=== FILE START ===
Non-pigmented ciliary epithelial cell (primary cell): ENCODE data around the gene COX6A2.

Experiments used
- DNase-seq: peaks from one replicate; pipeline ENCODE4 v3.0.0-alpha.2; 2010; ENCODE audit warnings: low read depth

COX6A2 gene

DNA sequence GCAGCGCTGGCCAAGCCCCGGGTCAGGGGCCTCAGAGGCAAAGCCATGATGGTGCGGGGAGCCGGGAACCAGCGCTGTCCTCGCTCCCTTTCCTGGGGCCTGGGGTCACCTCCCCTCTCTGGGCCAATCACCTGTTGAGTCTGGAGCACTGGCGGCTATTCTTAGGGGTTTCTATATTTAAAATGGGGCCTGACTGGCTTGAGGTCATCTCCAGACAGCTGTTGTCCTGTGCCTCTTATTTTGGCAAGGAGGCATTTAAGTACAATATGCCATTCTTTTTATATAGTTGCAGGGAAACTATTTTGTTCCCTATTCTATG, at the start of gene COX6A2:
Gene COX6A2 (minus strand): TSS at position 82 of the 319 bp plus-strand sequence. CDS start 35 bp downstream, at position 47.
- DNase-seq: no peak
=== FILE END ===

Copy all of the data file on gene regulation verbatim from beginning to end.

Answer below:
Non-pigmented ciliary epithelial cell (primary cell): ENCODE data around the gene COX6A2.

Experiments used
- DNase-seq: peaks from one replicate; pipeline ENCODE4 v3.0.0-alpha.2; 2010; ENCODE audit warnings: low read depth

COX6A2 gene

DNA sequence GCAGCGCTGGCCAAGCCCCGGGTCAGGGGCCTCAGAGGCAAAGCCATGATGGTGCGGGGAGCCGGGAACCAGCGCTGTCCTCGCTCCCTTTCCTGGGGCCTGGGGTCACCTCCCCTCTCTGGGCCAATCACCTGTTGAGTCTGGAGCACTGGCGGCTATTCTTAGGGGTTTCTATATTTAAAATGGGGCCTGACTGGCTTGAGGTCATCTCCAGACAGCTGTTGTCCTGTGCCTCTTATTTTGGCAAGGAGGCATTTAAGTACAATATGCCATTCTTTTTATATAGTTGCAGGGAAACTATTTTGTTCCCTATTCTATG, at the start of gene COX6A2:
Gene COX6A2 (minus strand): TSS at position 82 of the 319 bp plus-strand sequence. CDS start 35 bp downstream, at position 47.
- DNase-seq: no peak